“Colors have meaning,” design experts say. Are you using the right colors when designing online training modules for employees?
There are 11 main colors – red, yellow, green, blue, orange, purple, pink, brown, gray, black and white – that when combined can create thousands of other shades of colors.
Businesses often use their brand colors for training materials, but what other colors should be used to emphasize key points or make it easy for employees to connect with the content?
When creating training modules, use light shades of cool colors – green, blue or violet – to provide a soothing, calm and relaxed feeling for employees reading the information. Design researchers explain the meaning of these colors:
• Green, the most restful color for the eye, emphasizes tranquility, freshness and growth. It projects feelings of calmness and positivity. It’s a good color for these topics: fitness, well-being, health, finance, and safety.
- Blue is connected with feelings of honesty and virtue and helps people think creatively. Darker tones of blue reflect openness and lighter hues assist in concentration and project reliability. It’s a good color to use when explaining complicated material or helping learners not to get distracted.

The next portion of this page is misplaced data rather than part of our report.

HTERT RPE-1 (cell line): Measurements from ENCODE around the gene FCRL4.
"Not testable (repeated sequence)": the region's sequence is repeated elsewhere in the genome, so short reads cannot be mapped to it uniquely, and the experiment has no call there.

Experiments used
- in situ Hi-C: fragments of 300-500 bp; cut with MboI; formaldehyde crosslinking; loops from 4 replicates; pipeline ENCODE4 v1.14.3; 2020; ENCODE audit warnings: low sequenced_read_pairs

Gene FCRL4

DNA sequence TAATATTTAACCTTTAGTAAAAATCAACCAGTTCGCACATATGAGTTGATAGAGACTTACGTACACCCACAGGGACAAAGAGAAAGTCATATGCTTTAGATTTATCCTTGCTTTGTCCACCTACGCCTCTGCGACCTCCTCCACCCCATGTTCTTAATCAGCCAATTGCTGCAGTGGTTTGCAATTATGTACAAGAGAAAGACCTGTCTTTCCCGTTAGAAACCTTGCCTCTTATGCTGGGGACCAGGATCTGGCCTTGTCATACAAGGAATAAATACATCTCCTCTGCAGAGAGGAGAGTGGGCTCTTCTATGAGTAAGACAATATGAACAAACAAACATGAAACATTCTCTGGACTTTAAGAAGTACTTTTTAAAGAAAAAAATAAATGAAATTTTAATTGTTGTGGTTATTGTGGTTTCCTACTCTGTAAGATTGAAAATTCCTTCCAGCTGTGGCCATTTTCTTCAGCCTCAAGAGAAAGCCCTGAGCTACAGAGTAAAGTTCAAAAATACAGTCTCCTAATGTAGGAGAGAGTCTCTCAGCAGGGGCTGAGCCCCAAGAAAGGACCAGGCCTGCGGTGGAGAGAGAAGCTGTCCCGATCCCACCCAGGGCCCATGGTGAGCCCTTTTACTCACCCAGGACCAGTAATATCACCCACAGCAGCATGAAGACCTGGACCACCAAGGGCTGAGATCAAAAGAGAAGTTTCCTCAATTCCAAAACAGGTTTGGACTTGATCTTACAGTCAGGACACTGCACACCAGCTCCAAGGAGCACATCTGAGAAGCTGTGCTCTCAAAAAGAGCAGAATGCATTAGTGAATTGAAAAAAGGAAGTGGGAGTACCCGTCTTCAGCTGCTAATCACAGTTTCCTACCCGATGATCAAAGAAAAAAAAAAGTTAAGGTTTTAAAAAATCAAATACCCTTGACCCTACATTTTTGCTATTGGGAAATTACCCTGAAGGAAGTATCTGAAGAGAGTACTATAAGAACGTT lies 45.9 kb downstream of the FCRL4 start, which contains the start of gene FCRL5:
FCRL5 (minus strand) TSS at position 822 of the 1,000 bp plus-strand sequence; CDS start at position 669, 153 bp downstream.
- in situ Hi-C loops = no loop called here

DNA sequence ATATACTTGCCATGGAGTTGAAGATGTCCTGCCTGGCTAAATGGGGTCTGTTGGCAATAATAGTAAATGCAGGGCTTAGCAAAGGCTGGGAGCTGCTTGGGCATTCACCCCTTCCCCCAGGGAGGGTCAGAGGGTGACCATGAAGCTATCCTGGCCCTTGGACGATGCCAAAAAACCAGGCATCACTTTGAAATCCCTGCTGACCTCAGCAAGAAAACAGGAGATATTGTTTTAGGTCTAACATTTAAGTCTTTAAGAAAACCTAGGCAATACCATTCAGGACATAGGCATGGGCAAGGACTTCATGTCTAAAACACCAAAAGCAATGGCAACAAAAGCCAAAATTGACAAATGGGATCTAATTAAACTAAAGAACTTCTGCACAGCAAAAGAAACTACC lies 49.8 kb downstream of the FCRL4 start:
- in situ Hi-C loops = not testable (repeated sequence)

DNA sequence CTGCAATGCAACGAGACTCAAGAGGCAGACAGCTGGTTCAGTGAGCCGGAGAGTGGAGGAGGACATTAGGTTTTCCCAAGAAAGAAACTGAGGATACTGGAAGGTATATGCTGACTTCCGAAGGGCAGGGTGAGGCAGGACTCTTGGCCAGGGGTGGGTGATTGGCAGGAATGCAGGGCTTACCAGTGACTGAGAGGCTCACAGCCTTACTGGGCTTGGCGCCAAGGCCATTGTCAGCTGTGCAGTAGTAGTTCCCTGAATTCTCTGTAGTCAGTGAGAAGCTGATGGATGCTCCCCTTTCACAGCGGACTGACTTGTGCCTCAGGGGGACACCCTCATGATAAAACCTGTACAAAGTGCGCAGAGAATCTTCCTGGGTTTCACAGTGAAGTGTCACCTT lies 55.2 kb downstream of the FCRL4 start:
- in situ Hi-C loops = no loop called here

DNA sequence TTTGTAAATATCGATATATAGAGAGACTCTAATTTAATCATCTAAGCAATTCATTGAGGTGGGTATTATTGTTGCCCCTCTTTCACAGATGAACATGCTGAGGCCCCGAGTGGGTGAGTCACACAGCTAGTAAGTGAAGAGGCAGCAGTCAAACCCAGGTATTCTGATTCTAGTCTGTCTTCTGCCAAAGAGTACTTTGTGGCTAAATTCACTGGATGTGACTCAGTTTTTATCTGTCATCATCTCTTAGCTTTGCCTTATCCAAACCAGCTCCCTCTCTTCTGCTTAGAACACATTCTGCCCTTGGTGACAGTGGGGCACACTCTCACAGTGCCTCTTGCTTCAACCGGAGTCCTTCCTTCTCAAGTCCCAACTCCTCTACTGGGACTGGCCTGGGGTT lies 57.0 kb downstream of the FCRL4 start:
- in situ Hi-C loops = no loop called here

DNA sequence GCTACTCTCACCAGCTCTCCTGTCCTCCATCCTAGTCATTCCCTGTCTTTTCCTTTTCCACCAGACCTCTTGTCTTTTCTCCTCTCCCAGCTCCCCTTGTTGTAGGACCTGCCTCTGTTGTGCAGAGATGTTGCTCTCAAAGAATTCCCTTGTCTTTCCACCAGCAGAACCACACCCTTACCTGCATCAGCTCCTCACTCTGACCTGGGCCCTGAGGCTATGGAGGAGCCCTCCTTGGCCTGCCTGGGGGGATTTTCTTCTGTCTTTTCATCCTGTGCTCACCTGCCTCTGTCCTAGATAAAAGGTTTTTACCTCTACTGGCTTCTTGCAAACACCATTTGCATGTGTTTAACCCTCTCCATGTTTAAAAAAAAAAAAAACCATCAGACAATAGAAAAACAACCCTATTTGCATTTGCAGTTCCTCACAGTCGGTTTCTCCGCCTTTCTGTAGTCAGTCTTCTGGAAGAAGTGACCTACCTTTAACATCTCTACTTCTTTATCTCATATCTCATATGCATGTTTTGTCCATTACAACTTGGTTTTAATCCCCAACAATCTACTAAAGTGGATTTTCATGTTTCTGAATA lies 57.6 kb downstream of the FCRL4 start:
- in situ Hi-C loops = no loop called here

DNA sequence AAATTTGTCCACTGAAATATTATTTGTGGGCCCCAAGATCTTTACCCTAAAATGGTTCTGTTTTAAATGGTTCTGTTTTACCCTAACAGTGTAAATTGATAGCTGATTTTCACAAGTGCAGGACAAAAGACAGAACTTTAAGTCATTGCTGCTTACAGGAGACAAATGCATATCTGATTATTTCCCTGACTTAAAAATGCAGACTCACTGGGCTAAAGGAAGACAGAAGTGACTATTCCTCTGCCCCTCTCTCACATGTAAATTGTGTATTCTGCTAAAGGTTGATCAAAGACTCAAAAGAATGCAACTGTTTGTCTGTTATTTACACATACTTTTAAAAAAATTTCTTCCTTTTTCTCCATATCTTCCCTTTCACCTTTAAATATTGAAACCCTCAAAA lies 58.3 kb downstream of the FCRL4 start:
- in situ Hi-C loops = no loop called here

- Purple is associated with wisdom, creativity, and imagination. Bright tones of purple suggest romance and spring, and darker shades indicate mysteriousness and luxury. Design experts recommend using purple for materials related to soft-skills as it can stimulate problem-solving, intuition and creativity.
Use warm colors – red, yellow and orange—to emphasize key points or draw attention to specific ideas. Here’s what the colors mean:
• Red boosts motivation as it creates a sense of urgency.
• Yellow projects optimism and cheerfulness. It stimulates attention and boosts memory. But avoid using bright yellow for online text as it can be difficult to read.
• Orange aids in communication and optimism. When sharing dull information, use orange to make it more exciting. The color also helps boost creativity.
If you want to communicate feelings of security, friendliness or seriousness, use the color brown. It’s also a good neutral color to even out the mood of the learning material.
How to use color
Consider these tips for using color to boost employee learning of online training materials:
• Create a color key – Identify the background and accent color shades that complement your brand colors for learning materials.
• Be consistent – Use the same colors for the same types of information. Employees viewing training modules will feel more at ease and find the information relevant and reliable.
• Avoid saturation – Use colors tastefully in the training materials. Don’t overwhelm employees with colors, otherwise they will be distracted and won’t pay attention to the information.
• Watch contrast – Make sure the colors complement each other on the screen so employees pay attention to the information vs. the colors.